Another big milestone today in the Ham Radio saga. The FCC granted my request for a vanity call sign and assigned KZ0C to me. KZ… because it was available. 0C … because i can transmogrify that into OC, which in turn is my last-name initials. A darn nifty call — 4 letters, easy for me to remember, the domain was available, etc.
Getting call letters for radio stations is what led me into domain-names, which have been a really interesting ride over the years. So this vanity-call nonsense sorta fits into a long-term thread in my life. I was assigned a set of call letters when I got my license a few weeks ago (AC0GY) but I never told anybody about that call because I knew I was going to go for a vanity call as soon as I could and didn’t want to confuse people. Now I can go public! Yippee.
Of course I’ve run out and gotten the domain — www.kz0c.com points at www.haven.com right now, but I’ll probably split the ham radio stuff off to the KZ0C site over time.
I’ve found some sites that will charge a little fee to do the vanity call-sign application for you, but I thought I’d just list the steps here in case you want to do it yourself. I didn’t think it was too bad.
Step 1 — go hunting for a good call-sign
There are two places I looked when I was hunting for my vanity call sign. The first one I found was Amateur-Radio.org vanity call letter page where they list all the active 4 and 5 letter calls. They don’t list 6-letter calls ’cause there are way too many. They also have a lot of useful tips and tricks on that page that I found really helpful in completing the application. Since I wanted a call with “0C” in it, I used the search-text function in my web browser to find calls with “0b” (just before) and “0d” (just after) to see if there were any gaps in the list that implied my “0C” call might be available. Found me a bunch that way.
Next I came across the RadioQTH vanity call-letter page . This one is really handy because it lists all the 4 and 5-letter calls that are available. See that grid on the left side of the page called “Available Calls Sorted By”? That’s the place to click — each of the choices will show a different set of available calls. Again, a little browser-based page-searching for the “0C” string got me a refined list. This page is also helpful in that it alerted me to a few calls that I couldn’t get even though they showed up as available on the Amateur-Radio list — mostly because they are in a two-year wait period.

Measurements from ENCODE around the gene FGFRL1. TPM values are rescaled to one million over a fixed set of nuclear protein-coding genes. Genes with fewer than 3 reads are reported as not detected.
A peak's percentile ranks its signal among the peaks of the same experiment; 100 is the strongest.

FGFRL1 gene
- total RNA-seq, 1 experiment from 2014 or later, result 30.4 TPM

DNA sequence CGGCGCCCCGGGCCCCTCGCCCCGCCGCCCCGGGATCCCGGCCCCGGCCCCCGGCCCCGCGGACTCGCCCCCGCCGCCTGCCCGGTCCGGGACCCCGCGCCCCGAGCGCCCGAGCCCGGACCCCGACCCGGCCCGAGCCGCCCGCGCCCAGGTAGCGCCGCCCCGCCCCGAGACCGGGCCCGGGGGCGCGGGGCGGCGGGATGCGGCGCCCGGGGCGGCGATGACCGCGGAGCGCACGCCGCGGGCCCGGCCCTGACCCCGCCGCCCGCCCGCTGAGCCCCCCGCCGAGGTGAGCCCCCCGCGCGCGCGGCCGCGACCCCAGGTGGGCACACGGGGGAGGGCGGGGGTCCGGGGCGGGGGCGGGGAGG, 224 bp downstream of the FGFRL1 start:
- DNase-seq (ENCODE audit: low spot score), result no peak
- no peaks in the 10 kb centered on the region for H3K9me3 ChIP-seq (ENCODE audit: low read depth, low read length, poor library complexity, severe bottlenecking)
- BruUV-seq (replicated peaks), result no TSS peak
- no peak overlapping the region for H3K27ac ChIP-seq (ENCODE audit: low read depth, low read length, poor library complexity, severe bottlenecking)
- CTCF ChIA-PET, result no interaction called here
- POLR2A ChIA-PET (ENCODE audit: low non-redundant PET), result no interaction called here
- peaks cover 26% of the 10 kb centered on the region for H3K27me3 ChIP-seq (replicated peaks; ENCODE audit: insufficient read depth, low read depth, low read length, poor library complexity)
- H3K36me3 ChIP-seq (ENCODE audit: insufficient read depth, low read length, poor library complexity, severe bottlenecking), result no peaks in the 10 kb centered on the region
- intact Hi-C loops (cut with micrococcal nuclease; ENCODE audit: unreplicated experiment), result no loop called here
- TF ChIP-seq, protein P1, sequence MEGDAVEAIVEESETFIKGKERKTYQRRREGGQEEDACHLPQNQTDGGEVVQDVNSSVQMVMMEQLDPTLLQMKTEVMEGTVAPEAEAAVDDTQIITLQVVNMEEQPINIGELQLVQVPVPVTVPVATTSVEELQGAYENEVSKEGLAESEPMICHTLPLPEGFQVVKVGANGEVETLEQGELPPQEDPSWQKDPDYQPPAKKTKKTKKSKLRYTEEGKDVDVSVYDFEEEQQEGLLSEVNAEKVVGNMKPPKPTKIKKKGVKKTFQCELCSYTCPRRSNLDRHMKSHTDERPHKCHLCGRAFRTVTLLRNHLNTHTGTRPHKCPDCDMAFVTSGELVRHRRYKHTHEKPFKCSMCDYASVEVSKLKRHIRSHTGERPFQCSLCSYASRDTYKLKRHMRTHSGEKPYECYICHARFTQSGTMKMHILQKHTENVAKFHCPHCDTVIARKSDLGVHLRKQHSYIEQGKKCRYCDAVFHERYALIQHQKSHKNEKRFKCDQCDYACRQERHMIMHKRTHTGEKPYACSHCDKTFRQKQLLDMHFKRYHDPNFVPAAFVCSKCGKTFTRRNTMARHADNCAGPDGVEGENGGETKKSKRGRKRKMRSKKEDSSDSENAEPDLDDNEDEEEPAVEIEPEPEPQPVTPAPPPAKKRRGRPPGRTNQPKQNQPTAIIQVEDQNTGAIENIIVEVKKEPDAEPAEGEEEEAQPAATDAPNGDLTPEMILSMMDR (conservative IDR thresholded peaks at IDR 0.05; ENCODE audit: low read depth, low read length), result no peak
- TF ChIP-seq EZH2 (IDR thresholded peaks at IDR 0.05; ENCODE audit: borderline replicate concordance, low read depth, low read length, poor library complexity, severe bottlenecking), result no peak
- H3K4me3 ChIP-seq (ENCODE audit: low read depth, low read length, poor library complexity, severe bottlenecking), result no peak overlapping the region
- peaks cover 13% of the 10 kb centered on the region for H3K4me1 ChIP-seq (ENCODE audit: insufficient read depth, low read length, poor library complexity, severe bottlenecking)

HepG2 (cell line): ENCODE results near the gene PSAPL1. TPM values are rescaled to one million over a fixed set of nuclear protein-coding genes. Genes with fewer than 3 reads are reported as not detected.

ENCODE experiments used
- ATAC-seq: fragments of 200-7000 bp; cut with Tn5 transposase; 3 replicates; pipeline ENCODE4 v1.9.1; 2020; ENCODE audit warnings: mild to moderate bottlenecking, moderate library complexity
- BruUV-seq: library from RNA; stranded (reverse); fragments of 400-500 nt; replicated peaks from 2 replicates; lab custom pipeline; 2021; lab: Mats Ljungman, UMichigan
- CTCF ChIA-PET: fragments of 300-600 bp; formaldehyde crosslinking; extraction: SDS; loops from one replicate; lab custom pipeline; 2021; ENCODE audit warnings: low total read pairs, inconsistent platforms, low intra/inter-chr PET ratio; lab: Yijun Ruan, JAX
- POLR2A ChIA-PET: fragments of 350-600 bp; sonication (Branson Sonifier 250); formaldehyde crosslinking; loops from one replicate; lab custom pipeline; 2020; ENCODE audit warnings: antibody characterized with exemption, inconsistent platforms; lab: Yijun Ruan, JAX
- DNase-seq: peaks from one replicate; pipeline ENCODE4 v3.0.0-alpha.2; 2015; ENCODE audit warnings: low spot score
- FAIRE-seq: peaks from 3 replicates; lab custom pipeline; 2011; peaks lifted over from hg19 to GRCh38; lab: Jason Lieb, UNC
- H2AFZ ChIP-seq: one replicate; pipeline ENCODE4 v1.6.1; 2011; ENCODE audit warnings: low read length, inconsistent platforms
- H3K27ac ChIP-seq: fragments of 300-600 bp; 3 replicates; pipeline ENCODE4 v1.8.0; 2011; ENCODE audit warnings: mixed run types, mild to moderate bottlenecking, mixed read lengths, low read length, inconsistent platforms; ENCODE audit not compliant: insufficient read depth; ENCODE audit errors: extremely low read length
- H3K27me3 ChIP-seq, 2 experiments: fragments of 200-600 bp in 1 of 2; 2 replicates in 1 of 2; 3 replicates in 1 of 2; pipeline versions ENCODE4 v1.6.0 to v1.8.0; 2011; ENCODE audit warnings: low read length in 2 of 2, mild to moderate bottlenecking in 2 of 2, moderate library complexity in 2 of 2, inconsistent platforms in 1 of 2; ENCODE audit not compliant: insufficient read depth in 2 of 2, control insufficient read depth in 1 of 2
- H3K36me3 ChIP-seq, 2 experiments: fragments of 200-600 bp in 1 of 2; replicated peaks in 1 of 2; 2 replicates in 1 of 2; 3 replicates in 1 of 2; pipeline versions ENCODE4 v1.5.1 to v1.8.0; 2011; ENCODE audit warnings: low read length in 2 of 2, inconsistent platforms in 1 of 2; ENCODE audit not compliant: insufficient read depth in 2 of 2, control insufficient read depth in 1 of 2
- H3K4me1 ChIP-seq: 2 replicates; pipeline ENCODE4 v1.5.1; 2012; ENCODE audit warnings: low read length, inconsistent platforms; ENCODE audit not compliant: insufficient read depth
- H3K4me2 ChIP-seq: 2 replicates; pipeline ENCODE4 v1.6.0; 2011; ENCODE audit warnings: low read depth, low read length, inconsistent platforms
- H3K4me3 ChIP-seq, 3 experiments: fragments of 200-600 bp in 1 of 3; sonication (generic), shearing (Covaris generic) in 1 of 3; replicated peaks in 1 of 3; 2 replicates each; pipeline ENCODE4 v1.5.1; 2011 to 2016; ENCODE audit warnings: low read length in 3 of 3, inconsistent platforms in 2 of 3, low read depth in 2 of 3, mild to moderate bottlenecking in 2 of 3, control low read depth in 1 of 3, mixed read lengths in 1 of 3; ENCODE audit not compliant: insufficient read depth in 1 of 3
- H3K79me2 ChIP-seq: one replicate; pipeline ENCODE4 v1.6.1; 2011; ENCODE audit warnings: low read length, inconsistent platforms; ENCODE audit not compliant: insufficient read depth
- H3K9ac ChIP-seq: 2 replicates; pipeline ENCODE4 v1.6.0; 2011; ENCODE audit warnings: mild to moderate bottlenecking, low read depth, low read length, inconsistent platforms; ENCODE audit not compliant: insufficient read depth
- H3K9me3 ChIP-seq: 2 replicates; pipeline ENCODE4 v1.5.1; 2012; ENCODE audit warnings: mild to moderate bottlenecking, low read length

The last place I stopped, to verify my choices, was the FCC callsign lookup page. This is a part of the FCC Universal Licensing System (which you’re gonna have to use to finish this project). I like the fact that the FCC has put this stuff online. The system’s a little clunky, but it gets the job done and it sure beats the huge paper-processing hassles I went through when I filed broadcast FM licenses back when I did community radio stations.
Step 2 — go apply for the call letters
I did this by logging into the FCC’s Universal Licensing system and heading over to their vanity call sign page. I found the process to be pretty much like any online-store type thing. The FCC suggests submitting more than one set of call letters so that if my first choice was taken by the time they review the application (which mine was — my first choice was KQ0c), they can still grant the call. They charge a fee — I recall it being around $25 — which covers the license for 10 years. Compared to domain-names, a bargain!
By the way, there’s a bug in the FCC’s system. When I typed in my choices, the grid was numbered left-to-right then top-to-bottom. But when I looked at the online “reference copy” of the application, the grid was numbered top-to-bottom then left-to-right. But my choices were in the positions that I’d entered them online. Yikes! I called the FCC and the nice person there patted me on the head, said “there there” and assured me that my preference sequence had been preserved. It just shows up wrong in the reference copy of the app.
Step 3 — bite nails and hope for the best
This is a long tradition amongst people who apply for call letters. It used to drive me nuts back in the community radio days. My favorite story was the first set of call letters I applied for in Madison. I was all set to go with WOMB (in the cradle of the revolution, Madison, WI) until wiser heads prevailed. So we settled on WART (which was available). We submitted the application, nail-biting ensued and dang! We missed that one! I called up the station that got it and asked them why on earth they wanted WART??? They came back saying “because we’re an ARTs station!” I came back with “yeah but don’t you see? you’ve got WART!” They were stunned. But they didn’t want to give up the call so we settled for our second-choice which was WORT.
Now days the nail-biting is web-enhanced because now you can watch your application fight its way through the process, and you can watch all those other people go after the same calls you covet. The place to do all this is the RadioQTH vanity call page, except this time you click in the “Filed Applications” grid on the right side of the page. I think their database is several days behind the FCC’s — I’m looking at it right now and it doesn’t reflect that I’ve gotten the KZ0C call yet. It still shows my application as in progress, even though they predicted the day that they estimated the call would appear in the FCC database on the nose.
So here I am — the proud owner of a really neat set of call letters. I’m going to find out everything I can about the previous holder(s) of this call. The person I’ve found so far is James Bohnsack who lived in Waterloo, Iowa. It seems to me that, since I’m not the first person to occupy this little piece of ham-radio real-estate, I need to honor those who’ve been here before me. If any family or friends of Mr. Bohnsack happen across this little blog entry, I’d love to hear from you!